Posted on Tuesday, February 1st, 2011 by Germain Lussier
On the final Sunday of Sundance, most of the theaters in town show the films that won awards the night previous. I’d already seen the US Dramatic and US Audience award winners, regularly the two most prestigious handed out, so as my final film of Sundance 2011, I watched the US Documentary winner called How To Die In Oregon. Directed by Peter D. Richardson, the film explores the Oregon law that allows for physician assistant suicide. From its unforgettable opening to its equally unforgettable climax, How To Die In Oregon is a somewhat balanced, but incredibly personal and emotional documentary that you won’t soon forget.
Since 1994 when Oregon passed the Death with Dignity law that allowed patients who have 6 months or less to live to willingly end their lives by lethal overdose, over 500 people have taken advantage. How To Die In Oregon portrays both the pros and cons of this law by letting us meet several people who have made this decision, doctors who have written the prescription and a wife who attempts to grant her husband’s last wish to get the law passed in another state. The film is vehemently for the assisted suicide, but does pepper in the con side to the argument. My only complaint is that there isn’t enough of the opposition. By the end, it does feel a little lopsided.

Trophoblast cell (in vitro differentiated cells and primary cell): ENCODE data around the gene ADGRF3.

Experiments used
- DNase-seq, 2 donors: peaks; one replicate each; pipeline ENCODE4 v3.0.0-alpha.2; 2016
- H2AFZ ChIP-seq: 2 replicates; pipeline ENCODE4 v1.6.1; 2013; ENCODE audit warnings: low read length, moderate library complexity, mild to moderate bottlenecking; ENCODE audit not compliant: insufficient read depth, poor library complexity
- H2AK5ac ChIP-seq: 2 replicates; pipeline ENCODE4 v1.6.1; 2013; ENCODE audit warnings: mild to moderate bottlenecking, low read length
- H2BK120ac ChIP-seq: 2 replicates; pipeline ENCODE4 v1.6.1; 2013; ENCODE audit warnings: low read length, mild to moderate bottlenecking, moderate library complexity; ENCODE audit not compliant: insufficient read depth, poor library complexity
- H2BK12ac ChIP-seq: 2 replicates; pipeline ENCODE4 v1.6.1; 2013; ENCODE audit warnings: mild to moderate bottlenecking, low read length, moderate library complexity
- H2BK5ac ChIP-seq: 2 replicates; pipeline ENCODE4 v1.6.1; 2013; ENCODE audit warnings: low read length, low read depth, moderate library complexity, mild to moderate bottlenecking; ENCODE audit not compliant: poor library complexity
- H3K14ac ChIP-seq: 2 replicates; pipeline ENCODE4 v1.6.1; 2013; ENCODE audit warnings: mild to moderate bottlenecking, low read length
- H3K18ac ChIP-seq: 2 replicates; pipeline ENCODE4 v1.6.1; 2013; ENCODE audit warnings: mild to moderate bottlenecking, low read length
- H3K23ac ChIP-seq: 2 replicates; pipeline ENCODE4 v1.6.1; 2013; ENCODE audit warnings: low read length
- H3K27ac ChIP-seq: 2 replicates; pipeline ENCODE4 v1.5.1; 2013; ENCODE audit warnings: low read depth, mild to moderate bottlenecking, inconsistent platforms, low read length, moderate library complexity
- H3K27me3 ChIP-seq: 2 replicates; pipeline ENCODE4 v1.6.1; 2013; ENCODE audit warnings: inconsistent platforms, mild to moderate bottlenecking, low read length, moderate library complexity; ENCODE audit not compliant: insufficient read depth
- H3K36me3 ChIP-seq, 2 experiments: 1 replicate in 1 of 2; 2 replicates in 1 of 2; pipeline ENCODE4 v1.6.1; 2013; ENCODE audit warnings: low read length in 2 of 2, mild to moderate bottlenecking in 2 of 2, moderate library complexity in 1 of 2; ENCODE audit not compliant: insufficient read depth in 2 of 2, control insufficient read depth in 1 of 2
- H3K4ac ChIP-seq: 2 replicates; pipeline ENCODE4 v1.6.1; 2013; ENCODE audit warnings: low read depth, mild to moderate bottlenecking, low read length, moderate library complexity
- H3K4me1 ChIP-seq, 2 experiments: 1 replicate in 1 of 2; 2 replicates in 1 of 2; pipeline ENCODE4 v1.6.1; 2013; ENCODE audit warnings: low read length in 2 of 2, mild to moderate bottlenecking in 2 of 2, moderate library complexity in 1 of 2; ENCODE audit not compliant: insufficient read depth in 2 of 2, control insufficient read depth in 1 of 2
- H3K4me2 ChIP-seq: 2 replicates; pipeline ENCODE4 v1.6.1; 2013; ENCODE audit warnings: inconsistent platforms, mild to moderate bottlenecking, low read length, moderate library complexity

Which is fine because the bulk of the film is spent with Cody Curtis, a mother of two with terminal liver cancer, who is one of the most courageous, brave and strong women even filmed. She – like other people who’ve made this decision – knows that she’s going to die and just wants to do it on her own terms. Create her own closures, say her peace. At the end of their lives, when bodies don’t let people function normally, this is the one final decision they can make. This way they can say their goodbyes and forgo all the pain.
We spend time with Curtis and her family as they come to the decision, struggle with the decision, discuss the repercussions and much, much more. The Curtis’s give incredible access to Richardson and his crew and by the end of the film, I literally almost wanted to walk out. Not because I was offended, but because I didn’t think I could watch what was about to happen. I cared too much about these people. Thankfully, the film handles the inevitable with a real sense of class and respect both for the family and the audience.
How To Die In Oregon is difficult to watch. It’s also deeply rewarding and well-deserving of the accolades it received.
/Film Rating: 9 out of 10